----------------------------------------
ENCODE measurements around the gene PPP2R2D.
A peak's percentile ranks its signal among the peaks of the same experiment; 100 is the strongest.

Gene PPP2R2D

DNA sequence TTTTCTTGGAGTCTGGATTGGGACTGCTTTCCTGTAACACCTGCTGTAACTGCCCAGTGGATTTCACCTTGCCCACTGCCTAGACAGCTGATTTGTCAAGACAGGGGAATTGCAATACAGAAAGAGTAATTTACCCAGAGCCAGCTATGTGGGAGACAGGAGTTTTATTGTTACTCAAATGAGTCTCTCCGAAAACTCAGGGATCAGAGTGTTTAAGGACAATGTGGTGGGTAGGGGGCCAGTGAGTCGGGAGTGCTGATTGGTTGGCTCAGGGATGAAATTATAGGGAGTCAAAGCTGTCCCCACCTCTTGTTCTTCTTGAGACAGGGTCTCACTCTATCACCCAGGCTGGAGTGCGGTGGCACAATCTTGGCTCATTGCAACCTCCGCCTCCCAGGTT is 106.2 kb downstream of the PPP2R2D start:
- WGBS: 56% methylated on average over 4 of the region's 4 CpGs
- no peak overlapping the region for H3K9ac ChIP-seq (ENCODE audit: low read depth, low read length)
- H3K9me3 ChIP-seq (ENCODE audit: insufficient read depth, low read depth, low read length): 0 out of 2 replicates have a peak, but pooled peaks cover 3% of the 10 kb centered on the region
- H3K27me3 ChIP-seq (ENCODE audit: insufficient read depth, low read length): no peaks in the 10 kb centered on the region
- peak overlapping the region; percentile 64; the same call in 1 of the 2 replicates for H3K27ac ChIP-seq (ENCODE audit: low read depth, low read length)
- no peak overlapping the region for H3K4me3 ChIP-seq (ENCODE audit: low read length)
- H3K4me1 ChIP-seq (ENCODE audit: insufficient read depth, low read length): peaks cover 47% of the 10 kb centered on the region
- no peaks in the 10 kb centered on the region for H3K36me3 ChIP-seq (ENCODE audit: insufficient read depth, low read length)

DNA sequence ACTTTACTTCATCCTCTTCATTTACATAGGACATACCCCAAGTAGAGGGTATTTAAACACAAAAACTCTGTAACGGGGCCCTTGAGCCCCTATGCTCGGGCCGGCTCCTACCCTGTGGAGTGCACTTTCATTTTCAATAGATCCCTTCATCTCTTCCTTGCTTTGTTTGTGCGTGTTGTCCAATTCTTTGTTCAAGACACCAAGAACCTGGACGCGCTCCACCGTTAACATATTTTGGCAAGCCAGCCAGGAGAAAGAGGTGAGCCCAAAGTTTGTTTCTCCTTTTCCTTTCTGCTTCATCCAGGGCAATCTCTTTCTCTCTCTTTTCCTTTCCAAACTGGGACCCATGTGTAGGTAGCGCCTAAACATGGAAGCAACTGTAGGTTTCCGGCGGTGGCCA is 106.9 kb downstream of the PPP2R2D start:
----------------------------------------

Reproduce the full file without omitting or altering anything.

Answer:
ENCODE measurements around the gene PPP2R2D.
A peak's percentile ranks its signal among the peaks of the same experiment; 100 is the strongest.

Gene PPP2R2D

DNA sequence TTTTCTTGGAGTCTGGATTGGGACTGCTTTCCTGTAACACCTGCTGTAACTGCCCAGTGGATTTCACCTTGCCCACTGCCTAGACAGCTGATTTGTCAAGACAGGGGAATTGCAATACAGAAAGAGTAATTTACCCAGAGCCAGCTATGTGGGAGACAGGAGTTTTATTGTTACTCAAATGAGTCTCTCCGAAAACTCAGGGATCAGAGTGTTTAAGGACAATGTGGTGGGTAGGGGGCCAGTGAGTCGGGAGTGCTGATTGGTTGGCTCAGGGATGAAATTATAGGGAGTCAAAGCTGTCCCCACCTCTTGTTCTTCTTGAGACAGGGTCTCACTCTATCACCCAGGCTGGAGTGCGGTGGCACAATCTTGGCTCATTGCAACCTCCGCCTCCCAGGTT is 106.2 kb downstream of the PPP2R2D start:
- WGBS: 56% methylated on average over 4 of the region's 4 CpGs
- no peak overlapping the region for H3K9ac ChIP-seq (ENCODE audit: low read depth, low read length)
- H3K9me3 ChIP-seq (ENCODE audit: insufficient read depth, low read depth, low read length): 0 out of 2 replicates have a peak, but pooled peaks cover 3% of the 10 kb centered on the region
- H3K27me3 ChIP-seq (ENCODE audit: insufficient read depth, low read length): no peaks in the 10 kb centered on the region
- peak overlapping the region; percentile 64; the same call in 1 of the 2 replicates for H3K27ac ChIP-seq (ENCODE audit: low read depth, low read length)
- no peak overlapping the region for H3K4me3 ChIP-seq (ENCODE audit: low read length)
- H3K4me1 ChIP-seq (ENCODE audit: insufficient read depth, low read length): peaks cover 47% of the 10 kb centered on the region
- no peaks in the 10 kb centered on the region for H3K36me3 ChIP-seq (ENCODE audit: insufficient read depth, low read length)

DNA sequence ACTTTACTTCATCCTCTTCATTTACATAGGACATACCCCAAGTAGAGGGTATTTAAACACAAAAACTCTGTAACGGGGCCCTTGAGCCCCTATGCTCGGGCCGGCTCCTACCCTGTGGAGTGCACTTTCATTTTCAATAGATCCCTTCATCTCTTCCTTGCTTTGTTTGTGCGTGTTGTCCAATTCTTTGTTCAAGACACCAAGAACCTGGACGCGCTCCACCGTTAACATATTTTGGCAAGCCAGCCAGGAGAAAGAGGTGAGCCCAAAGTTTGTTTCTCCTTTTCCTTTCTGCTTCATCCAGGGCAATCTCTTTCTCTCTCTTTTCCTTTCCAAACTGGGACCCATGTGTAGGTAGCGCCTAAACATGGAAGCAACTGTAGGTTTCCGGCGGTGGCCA is 106.9 kb downstream of the PPP2R2D start: